Feds Step Up Probe Of Teslas In Autopilot Crashing Into Emergency Vehicles


U.S. safety regulators have upgraded their investigation of Tesla’s advanced driver assistance system (ADAS), Autopilot. NHTSA has now opened an Engineering Analysis into the safety of the feature.

The agency first started down this track in August 2021, following several accidents involving Teslas and emergency vehicles stopped on the side of the road. At that time, it opened a Preliminary Evaluation (PE) into the system. During a PE, the administration takes information submitted by drivers, automakers, and other sources and uses it to determine whether a recall or an Engineering Analysis is required or if the case should simply be dropped.

It found, though, that “the crash review identified patterns in system performance and associated driver behavior across different sets of circumstances that enable the agency to identify areas of engineering inquiry that warrant an upgrade of this Preliminary Evaluation to an Engineering Analysis (EA),” according to NHTSA documents.

Read More: U.S. Safety Regulators Open Formal Investigation Into Tesla Autopilot After Crashes

In addition to the 16 Tesla crashes involving first responders that launched the investigation, NHTSA looked at another 191 collisions involving Autopilot. Of these, 85 were removed for involving external factors (the actions of other vehicles, for instance). In about half of the remaining 106 instances, it found that the driver’s operation of the system (responding too late to prompts from the vehicle or doing the wrong thing) was a primary factor in the accident.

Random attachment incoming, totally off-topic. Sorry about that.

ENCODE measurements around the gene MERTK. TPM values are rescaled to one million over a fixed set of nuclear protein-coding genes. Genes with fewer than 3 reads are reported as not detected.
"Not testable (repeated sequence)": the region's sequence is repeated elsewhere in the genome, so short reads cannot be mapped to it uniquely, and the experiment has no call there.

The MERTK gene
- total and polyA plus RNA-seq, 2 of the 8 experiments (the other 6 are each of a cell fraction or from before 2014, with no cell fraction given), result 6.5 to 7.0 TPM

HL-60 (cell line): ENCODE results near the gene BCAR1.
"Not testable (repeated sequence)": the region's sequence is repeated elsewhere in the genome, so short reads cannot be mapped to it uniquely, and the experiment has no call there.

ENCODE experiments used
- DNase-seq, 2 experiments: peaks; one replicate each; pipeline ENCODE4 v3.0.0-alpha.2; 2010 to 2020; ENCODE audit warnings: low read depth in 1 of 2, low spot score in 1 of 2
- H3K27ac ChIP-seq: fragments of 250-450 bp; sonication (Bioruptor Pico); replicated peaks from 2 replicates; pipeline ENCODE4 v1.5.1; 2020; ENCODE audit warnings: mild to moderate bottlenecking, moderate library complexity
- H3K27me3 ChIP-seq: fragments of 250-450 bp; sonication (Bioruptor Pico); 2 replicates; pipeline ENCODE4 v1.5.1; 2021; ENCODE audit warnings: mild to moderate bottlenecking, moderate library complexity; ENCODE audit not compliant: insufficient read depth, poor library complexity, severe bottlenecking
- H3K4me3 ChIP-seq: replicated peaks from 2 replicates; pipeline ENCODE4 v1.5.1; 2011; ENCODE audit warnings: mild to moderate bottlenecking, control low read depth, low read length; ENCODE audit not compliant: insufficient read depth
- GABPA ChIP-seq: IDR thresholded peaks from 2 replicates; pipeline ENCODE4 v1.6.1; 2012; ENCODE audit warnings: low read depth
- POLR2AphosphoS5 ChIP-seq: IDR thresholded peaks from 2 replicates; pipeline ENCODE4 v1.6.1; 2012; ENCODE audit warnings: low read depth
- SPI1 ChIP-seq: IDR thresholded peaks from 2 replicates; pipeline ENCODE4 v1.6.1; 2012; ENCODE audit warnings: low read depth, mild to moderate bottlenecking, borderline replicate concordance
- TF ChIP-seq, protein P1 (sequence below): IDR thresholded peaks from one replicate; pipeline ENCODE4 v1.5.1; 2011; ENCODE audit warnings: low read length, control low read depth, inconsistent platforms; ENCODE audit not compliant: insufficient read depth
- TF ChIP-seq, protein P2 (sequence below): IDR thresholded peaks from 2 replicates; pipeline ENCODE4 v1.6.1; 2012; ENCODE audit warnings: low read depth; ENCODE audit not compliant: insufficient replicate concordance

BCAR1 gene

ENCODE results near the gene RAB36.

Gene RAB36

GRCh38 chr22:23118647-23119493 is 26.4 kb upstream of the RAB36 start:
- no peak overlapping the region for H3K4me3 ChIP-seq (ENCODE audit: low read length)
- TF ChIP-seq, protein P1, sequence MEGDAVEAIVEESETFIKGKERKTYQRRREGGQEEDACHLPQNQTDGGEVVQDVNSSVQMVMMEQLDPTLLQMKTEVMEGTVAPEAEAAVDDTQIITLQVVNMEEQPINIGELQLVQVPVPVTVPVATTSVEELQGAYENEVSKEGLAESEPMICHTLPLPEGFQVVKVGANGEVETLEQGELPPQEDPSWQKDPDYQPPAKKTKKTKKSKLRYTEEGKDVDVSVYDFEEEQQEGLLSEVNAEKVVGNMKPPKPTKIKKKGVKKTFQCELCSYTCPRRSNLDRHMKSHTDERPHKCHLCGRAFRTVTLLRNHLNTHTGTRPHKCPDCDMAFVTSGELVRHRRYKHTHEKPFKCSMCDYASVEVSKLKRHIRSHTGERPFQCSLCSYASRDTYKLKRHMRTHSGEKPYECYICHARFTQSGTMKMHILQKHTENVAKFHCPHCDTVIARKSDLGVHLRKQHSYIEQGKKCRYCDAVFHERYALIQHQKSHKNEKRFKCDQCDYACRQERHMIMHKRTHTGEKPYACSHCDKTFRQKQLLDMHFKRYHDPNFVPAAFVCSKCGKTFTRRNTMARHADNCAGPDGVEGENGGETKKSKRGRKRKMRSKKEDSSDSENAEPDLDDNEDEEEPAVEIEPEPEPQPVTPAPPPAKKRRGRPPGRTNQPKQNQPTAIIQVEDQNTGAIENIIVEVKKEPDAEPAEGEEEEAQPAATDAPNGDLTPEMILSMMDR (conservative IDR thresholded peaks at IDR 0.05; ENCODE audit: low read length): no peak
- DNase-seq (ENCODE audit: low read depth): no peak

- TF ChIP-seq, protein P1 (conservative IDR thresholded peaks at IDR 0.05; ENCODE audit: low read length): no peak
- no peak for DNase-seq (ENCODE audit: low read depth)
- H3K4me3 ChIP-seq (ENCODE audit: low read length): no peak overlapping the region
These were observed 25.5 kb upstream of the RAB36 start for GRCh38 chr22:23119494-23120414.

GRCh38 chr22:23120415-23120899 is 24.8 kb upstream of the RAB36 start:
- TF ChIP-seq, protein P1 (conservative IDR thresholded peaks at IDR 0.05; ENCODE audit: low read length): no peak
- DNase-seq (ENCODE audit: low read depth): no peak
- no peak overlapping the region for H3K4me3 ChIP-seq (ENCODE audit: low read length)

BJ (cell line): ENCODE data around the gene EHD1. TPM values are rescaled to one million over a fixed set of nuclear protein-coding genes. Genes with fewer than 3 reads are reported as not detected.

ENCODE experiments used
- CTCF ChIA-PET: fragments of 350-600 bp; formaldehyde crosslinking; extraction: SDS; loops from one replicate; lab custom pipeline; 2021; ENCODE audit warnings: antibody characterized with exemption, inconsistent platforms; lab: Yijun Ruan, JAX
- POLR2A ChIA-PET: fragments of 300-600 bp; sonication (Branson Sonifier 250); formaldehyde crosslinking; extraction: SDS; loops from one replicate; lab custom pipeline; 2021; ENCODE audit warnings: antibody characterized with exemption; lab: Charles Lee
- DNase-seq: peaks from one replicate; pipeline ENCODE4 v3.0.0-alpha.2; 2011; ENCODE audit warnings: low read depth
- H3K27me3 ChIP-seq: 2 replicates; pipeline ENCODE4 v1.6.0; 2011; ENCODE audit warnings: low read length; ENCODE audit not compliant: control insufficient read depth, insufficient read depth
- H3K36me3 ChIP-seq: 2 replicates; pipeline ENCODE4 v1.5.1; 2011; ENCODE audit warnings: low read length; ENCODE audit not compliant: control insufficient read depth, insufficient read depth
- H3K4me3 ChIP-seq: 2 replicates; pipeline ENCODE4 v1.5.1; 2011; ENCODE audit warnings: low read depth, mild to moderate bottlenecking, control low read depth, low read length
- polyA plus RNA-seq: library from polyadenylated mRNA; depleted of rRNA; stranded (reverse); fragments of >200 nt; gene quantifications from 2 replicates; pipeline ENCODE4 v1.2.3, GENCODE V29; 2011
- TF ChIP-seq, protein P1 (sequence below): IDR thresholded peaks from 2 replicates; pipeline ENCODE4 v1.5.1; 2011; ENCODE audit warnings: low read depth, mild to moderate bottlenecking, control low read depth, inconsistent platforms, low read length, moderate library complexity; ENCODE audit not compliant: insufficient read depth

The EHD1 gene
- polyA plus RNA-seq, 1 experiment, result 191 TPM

Another quarter of the accidents involved drivers attempting to use Autopilot in an environment where, according to Tesla’s owner’s manual, system limitations might exist. In every accident in which detailed information was available, though, the driver’s hands were found to be on the wheel in the last seconds before the crash.

Similarly, in the 16 accidents with first responders, only two of the drivers were presented with driver engagement prompts within five minutes of the accident. That suggests, NHTSA says, that drivers largely aren’t deliberately misusing Autpilot or sleeping at the wheel.

“A driver’s use or misuse of vehicle components, or operation of a vehicle in an unintended manner does not necessarily preclude a system defect,” writes NHTSA. “For systems labeled as SAE Level 2 ADAS, important design considerations include the ways in which a driver may interact with the system or the foreseeable ranges of driver behavior, whether intended or unintended, while such a system is in operation.”

The regulator adds that finding effective ways to keep drivers engaged and allowing them to perform their supervisory driving task properly is an “important safety consideration.”

From here, NHTSA will look at more data, perform vehicle evaluations, and explore the “degree to which Autopilot and associated Tesla systems may exacerbate human factors to behavioral safety risks by undermining the effectiveness of the driver’s supervision.”

The Engineering Analysis (which NHTSA normally attempts to finish in a year) ends if either the regulator decides a safety concern does not exist or the automaker initiates a recall.


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